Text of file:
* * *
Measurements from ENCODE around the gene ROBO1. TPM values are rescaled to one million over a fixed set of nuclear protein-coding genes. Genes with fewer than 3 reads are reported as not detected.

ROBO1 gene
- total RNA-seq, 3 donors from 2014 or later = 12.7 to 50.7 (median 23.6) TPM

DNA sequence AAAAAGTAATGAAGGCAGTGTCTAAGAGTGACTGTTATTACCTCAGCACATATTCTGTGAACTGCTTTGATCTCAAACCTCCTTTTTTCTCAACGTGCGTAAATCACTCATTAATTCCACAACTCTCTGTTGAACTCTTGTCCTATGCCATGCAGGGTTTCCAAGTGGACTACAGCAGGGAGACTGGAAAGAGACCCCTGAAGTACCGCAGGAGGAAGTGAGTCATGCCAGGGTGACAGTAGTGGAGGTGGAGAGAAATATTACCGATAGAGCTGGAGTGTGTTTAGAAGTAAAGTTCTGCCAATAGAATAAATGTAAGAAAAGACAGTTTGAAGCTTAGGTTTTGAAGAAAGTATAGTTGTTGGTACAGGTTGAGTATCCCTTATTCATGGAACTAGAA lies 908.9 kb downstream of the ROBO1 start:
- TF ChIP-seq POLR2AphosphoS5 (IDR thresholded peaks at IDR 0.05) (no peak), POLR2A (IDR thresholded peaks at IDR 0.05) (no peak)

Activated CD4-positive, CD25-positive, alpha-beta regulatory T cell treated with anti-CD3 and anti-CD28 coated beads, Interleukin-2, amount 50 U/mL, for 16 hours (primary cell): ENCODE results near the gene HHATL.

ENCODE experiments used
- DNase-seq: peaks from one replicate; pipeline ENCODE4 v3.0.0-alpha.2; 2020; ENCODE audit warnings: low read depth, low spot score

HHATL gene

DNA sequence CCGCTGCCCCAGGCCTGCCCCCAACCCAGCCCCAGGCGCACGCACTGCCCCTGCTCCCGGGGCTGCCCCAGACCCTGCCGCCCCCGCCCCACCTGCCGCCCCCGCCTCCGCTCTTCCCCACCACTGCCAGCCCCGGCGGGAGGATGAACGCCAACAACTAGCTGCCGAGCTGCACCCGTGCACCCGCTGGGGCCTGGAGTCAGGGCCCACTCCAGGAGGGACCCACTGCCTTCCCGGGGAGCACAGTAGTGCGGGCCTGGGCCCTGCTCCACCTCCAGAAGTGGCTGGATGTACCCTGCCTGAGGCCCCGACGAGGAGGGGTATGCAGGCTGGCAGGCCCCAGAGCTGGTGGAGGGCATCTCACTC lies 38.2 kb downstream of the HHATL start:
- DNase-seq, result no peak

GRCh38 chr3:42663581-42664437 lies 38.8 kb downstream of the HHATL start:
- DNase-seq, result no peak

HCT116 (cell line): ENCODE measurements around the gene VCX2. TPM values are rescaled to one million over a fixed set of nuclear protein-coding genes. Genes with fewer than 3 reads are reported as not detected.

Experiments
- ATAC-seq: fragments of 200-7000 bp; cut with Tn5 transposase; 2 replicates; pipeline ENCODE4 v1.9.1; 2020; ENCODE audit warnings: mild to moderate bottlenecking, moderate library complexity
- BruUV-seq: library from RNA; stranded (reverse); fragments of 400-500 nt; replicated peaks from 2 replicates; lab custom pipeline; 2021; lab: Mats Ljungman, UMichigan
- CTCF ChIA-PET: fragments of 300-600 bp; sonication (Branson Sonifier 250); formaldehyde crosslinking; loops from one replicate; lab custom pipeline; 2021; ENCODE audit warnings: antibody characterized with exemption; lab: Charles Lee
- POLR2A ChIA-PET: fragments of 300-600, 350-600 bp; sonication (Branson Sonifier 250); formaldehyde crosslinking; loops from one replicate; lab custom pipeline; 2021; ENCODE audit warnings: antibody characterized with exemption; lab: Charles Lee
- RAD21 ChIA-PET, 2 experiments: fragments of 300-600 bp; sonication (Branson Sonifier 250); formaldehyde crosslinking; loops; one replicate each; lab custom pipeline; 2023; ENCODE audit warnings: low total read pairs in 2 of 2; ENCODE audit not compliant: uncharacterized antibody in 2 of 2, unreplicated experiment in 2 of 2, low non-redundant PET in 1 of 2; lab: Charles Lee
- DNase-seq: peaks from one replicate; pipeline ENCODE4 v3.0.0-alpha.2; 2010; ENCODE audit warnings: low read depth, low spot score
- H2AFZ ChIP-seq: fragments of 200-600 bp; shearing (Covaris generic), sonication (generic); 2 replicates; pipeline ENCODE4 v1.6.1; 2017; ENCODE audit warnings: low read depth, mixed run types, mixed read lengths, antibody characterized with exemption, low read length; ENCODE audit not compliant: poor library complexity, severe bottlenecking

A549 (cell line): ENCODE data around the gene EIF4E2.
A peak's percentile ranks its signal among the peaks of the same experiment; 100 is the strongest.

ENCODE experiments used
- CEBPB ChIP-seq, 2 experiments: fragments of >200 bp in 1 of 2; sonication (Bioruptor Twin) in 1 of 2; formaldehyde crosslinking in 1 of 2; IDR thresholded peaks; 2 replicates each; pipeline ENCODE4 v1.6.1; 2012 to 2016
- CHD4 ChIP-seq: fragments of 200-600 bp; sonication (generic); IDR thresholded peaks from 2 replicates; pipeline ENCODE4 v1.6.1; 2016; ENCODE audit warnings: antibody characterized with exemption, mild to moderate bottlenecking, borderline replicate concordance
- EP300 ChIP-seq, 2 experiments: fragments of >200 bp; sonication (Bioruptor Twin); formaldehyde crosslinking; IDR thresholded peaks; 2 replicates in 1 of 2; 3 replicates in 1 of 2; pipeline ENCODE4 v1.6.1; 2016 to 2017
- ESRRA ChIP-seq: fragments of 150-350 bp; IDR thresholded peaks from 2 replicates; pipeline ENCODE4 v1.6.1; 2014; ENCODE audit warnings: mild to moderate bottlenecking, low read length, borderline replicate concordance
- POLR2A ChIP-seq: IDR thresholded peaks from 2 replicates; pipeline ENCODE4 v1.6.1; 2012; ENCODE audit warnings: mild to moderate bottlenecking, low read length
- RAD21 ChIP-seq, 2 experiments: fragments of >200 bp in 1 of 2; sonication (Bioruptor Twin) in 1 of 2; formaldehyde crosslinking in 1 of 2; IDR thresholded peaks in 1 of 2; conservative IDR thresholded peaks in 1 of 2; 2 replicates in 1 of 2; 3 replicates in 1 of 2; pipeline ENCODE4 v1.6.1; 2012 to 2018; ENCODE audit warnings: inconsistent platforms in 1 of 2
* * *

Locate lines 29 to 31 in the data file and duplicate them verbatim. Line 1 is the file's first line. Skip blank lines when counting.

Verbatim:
- ESRRA ChIP-seq: fragments of 150-350 bp; IDR thresholded peaks from 2 replicates; pipeline ENCODE4 v1.6.1; 2014; ENCODE audit warnings: mild to moderate bottlenecking, low read length, borderline replicate concordance
- POLR2A ChIP-seq: IDR thresholded peaks from 2 replicates; pipeline ENCODE4 v1.6.1; 2012; ENCODE audit warnings: mild to moderate bottlenecking, low read length
- RAD21 ChIP-seq, 2 experiments: fragments of >200 bp in 1 of 2; sonication (Bioruptor Twin) in 1 of 2; formaldehyde crosslinking in 1 of 2; IDR thresholded peaks in 1 of 2; conservative IDR thresholded peaks in 1 of 2; 2 replicates in 1 of 2; 3 replicates in 1 of 2; pipeline ENCODE4 v1.6.1; 2012 to 2018; ENCODE audit warnings: inconsistent platforms in 1 of 2